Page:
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#1119 Survival associated with extent of radical hysterectomy in early-stage cervical cancer: a sub-analysis of the SCCAN collaborative study
  1. Nicolò Bizzarri1,
  2. Denis Querleu1,
  3. Lukas Dostalek2,
  4. Luc Rcw Van Lonkhuijzen3,
  5. Diana Giannarelli4,
  6. Aldo Lopez5,
  7. Sahar Salehi6,
  8. Ali Ayhan7,
  9. Sarah K Kim8,
  10. David Isla Ortiz9,
  11. Jaroslav Klat10,
  12. Fabio Landoni11,
  13. Rene Pareja12,
  14. Ranjit Manchanda13,
  15. Jan Kostun14,
  16. Pedro T Ramirez15,
  17. Mehmet M Meydanli16,
  18. Diego Odetto17,
  19. Rene Laky18,
  20. Ignacio Zapardiel19,
  21. Vit Weinberger20,
  22. Ricardo Dos Reis21,
  23. Luigi Pedone Anchora1,
  24. Karina Amaro22,
  25. Huseyin Akilli7,
  26. Nadeem R Abu-Rustum8,
  27. Rosa A Salcedo-Hernandez9,
  28. Veronica Javurkova23,
  29. Constantijne H Mom3,
  30. Giovanni Scambia1,
  31. Henrik Falconer6 and
  32. David Cibula2
  1. 1UOC Ginecologia Oncologica, Dipartimento per la Salute della Donna e del Bambino e della Salute Pubblica, Fondazione Policlinico Universitario A. Gemelli, IRCCS, Rome, Italy
  2. 2Gynecologic Oncology Center, Department of Obstetrics and Gynecology, First Faculty of Medicine, Charles University and General University Hospital (Central and Eastern European Gynecologic Oncology Group, CEEGOG), Prague, Czech Republic
  3. 3Center for Gynaecologic Oncology Amsterdam, Amsterdam University Medical Centers, Amsterdam, The Netherlands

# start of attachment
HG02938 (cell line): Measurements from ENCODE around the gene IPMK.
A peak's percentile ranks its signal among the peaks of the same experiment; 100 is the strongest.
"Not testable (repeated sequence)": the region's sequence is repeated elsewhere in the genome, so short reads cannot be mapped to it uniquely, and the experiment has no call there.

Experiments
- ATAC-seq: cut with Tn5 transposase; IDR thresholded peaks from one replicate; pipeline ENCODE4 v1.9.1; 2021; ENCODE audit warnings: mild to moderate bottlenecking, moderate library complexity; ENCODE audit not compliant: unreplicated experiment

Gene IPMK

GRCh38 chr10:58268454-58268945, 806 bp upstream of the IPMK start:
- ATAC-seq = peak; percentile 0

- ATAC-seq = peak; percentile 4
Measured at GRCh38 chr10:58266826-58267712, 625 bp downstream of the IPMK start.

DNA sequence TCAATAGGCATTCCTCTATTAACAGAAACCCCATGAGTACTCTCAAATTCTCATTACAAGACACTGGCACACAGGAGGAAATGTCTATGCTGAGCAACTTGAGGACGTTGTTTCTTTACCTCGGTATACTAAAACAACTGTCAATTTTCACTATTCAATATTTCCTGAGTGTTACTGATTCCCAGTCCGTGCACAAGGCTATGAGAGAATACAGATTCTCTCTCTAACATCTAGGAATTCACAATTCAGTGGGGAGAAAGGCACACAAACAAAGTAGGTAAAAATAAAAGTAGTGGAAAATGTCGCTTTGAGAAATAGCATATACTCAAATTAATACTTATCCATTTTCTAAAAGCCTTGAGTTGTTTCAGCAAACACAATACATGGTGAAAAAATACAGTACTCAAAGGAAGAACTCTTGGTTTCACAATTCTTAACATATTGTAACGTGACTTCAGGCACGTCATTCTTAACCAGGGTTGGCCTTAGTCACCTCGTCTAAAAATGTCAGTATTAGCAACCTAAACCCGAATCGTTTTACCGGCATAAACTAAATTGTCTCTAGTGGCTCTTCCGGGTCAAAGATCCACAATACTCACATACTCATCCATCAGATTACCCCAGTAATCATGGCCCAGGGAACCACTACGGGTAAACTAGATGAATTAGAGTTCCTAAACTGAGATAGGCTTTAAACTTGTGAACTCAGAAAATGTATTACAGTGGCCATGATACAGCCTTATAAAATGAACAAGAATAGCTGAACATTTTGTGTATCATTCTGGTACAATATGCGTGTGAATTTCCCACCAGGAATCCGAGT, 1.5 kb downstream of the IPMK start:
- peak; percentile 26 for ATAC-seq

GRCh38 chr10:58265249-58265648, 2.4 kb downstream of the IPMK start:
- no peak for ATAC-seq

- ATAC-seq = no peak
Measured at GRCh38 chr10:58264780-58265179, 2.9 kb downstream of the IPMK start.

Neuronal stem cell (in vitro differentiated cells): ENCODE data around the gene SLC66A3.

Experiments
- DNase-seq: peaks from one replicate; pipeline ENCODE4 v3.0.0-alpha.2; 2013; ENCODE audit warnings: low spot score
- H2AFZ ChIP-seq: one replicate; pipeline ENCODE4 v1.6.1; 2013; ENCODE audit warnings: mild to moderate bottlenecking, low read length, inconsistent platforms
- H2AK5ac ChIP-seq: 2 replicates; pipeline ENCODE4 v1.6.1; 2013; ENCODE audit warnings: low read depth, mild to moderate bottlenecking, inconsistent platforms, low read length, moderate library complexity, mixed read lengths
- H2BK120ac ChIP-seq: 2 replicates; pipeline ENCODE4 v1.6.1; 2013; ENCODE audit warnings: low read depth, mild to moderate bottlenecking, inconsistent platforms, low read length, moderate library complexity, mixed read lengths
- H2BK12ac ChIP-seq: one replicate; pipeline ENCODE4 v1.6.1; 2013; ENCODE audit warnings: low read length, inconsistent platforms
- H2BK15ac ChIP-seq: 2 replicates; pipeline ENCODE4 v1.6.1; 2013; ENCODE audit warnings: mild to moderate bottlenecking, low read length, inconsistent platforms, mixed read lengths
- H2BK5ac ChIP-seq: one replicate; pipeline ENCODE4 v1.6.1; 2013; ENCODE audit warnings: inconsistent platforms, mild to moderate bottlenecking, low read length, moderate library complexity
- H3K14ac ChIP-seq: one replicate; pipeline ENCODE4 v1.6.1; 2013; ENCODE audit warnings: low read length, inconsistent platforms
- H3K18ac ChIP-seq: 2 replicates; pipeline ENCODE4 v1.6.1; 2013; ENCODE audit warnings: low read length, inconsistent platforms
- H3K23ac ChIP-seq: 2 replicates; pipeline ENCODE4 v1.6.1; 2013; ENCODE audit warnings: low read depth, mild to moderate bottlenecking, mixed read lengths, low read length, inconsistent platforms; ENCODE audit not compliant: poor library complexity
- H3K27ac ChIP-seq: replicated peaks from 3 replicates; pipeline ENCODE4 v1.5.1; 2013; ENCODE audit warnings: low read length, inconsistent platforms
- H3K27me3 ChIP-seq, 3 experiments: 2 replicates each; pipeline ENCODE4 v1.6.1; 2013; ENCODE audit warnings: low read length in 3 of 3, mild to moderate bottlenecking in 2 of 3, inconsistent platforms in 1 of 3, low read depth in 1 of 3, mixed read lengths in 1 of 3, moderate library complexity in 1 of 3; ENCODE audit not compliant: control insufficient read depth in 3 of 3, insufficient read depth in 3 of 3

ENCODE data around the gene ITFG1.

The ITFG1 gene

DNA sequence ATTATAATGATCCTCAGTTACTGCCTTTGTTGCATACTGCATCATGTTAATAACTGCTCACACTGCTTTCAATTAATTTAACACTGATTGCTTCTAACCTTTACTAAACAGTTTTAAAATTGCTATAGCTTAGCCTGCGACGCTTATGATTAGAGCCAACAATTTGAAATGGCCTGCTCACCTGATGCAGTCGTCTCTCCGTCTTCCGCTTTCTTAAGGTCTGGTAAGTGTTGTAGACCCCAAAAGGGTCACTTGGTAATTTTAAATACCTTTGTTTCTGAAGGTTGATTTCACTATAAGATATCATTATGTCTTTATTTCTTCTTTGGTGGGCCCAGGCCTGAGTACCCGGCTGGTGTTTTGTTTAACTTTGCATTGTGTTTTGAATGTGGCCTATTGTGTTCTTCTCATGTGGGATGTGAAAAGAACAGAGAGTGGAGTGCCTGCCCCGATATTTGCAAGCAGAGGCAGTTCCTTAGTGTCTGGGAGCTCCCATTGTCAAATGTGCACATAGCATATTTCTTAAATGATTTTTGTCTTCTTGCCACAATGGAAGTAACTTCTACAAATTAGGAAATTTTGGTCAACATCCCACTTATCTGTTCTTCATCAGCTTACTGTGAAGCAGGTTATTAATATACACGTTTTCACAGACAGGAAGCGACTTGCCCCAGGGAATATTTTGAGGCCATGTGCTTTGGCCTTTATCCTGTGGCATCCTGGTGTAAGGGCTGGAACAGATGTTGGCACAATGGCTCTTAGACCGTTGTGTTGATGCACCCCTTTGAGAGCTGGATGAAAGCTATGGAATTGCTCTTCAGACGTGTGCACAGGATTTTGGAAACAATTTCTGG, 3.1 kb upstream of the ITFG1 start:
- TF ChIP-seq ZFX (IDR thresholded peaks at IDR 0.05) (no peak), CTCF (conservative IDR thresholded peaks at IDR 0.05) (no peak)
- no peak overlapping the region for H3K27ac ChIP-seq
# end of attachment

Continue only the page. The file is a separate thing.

4. 4Biostatistics Unit, Scientific Directorate, Fondazione Policlinico Universitario A. Gemelli, IRCCS, Rome, Italy
  5. 5Department of Gynecological Surgery, National Institute of Neoplastic Diseases, Lima, Peru
  6. 6Department of Pelvic Cancer, Karolinska University Hospital and Department of Women’s and Children’s Health, Karolinska Institutet, Stockholm, Sweden
  7. 7Baskent University School of Medicine, Department of Gynecology and Obstetrics, Division of Gynecologic Oncology, Ankara, Türkiye
  8. 8Memorial Sloan Kettering Cancer Center, New York, USA
  9. 9Gynecology Oncology Center, National Institute of Cancerology Mexico, Mexico City, Mexico
  10. 10Department of Obstetrics and Gynecology, Faculty of Medicine, University Hospital and University of Ostrava, Ostrava, Czech Republic
  11. 11IRCCS Fondazione San Gerardo – Università Milano Bicocca, Monza, Italy
  12. 12Department of Gynecologic Oncology, Instituto Nacional de Cancerología, Bogotà, Colombia
  13. 13Wolfson Institute of Population Health, Barts Cancer Centre, Queen Mary University of London, and Barts Health NHS Trust, London, UK
  14. 14Department of Gynaecology and Obstetrics, University Hospital Pilsen, Charles University, Prague, Czech Republic
  15. 15Houston Methodist Hospital, Houston, USA
  16. 16Department of Gynecologic Oncology, Zekai Tahir Burak Women’s Health and Research Hospital, University of Health Sciences, Ankara, Türkiye
  17. 17Department of Gynecologic Oncology, Hospital Italiano de Buenos Aires, Instituto Universitario Hospital Italiano, Buenos Aires, Argentina